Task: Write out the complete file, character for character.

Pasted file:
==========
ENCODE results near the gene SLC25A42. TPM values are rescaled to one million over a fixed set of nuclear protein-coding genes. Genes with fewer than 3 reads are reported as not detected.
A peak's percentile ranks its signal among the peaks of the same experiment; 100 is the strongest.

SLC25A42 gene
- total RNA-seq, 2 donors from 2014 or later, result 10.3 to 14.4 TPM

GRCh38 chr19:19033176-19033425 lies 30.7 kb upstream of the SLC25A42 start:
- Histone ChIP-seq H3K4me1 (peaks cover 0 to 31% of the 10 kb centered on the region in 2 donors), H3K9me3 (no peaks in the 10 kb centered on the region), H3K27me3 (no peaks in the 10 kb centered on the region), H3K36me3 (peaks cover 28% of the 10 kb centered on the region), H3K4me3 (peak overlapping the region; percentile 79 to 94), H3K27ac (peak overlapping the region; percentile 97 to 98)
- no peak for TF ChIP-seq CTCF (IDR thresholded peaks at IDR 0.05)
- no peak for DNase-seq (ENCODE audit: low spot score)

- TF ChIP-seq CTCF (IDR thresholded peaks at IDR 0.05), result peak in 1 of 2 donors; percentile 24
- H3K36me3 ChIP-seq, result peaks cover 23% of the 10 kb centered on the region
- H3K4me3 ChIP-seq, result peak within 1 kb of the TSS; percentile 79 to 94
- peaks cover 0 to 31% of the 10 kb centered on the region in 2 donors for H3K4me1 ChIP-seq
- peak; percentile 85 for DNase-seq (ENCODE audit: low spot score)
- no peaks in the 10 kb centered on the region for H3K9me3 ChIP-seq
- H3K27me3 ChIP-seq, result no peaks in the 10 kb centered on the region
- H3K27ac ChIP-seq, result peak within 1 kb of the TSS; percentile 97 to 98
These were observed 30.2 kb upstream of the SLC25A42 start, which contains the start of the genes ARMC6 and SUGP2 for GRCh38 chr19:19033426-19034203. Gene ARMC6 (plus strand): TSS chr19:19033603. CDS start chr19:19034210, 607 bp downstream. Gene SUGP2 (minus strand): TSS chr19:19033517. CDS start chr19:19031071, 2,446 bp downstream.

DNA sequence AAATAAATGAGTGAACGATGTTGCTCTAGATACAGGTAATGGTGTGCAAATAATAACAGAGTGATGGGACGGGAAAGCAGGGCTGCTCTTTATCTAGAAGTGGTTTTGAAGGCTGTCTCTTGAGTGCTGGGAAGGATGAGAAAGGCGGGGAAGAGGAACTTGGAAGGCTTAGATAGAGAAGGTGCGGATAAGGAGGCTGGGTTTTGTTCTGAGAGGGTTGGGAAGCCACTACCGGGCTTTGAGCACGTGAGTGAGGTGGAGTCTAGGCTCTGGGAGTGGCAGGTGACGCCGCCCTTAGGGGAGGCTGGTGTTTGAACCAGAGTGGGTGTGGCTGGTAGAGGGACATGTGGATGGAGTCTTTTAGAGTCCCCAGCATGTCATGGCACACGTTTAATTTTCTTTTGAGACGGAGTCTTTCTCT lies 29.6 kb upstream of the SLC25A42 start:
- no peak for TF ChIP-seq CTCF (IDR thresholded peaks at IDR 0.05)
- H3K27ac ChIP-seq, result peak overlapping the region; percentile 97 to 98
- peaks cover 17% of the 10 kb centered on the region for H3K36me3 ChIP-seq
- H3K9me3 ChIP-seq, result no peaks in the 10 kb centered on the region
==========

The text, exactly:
ENCODE results near the gene SLC25A42. TPM values are rescaled to one million over a fixed set of nuclear protein-coding genes. Genes with fewer than 3 reads are reported as not detected.
A peak's percentile ranks its signal among the peaks of the same experiment; 100 is the strongest.

SLC25A42 gene
- total RNA-seq, 2 donors from 2014 or later, result 10.3 to 14.4 TPM

GRCh38 chr19:19033176-19033425 lies 30.7 kb upstream of the SLC25A42 start:
- Histone ChIP-seq H3K4me1 (peaks cover 0 to 31% of the 10 kb centered on the region in 2 donors), H3K9me3 (no peaks in the 10 kb centered on the region), H3K27me3 (no peaks in the 10 kb centered on the region), H3K36me3 (peaks cover 28% of the 10 kb centered on the region), H3K4me3 (peak overlapping the region; percentile 79 to 94), H3K27ac (peak overlapping the region; percentile 97 to 98)
- no peak for TF ChIP-seq CTCF (IDR thresholded peaks at IDR 0.05)
- no peak for DNase-seq (ENCODE audit: low spot score)

- TF ChIP-seq CTCF (IDR thresholded peaks at IDR 0.05), result peak in 1 of 2 donors; percentile 24
- H3K36me3 ChIP-seq, result peaks cover 23% of the 10 kb centered on the region
- H3K4me3 ChIP-seq, result peak within 1 kb of the TSS; percentile 79 to 94
- peaks cover 0 to 31% of the 10 kb centered on the region in 2 donors for H3K4me1 ChIP-seq
- peak; percentile 85 for DNase-seq (ENCODE audit: low spot score)
- no peaks in the 10 kb centered on the region for H3K9me3 ChIP-seq
- H3K27me3 ChIP-seq, result no peaks in the 10 kb centered on the region
- H3K27ac ChIP-seq, result peak within 1 kb of the TSS; percentile 97 to 98
These were observed 30.2 kb upstream of the SLC25A42 start, which contains the start of the genes ARMC6 and SUGP2 for GRCh38 chr19:19033426-19034203. Gene ARMC6 (plus strand): TSS chr19:19033603. CDS start chr19:19034210, 607 bp downstream. Gene SUGP2 (minus strand): TSS chr19:19033517. CDS start chr19:19031071, 2,446 bp downstream.

DNA sequence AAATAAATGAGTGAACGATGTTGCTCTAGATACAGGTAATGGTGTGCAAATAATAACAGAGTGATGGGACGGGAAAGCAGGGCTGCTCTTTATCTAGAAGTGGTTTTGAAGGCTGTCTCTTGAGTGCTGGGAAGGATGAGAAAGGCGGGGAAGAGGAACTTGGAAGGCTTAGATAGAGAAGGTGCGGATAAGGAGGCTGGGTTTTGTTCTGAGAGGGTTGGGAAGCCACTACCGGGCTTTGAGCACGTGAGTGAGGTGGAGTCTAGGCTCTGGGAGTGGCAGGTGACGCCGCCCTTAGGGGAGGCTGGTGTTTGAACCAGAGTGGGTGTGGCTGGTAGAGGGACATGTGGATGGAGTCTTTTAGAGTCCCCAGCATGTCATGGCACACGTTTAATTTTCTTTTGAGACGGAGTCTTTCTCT lies 29.6 kb upstream of the SLC25A42 start:
- no peak for TF ChIP-seq CTCF (IDR thresholded peaks at IDR 0.05)
- H3K27ac ChIP-seq, result peak overlapping the region; percentile 97 to 98
- peaks cover 17% of the 10 kb centered on the region for H3K36me3 ChIP-seq
- H3K9me3 ChIP-seq, result no peaks in the 10 kb centered on the region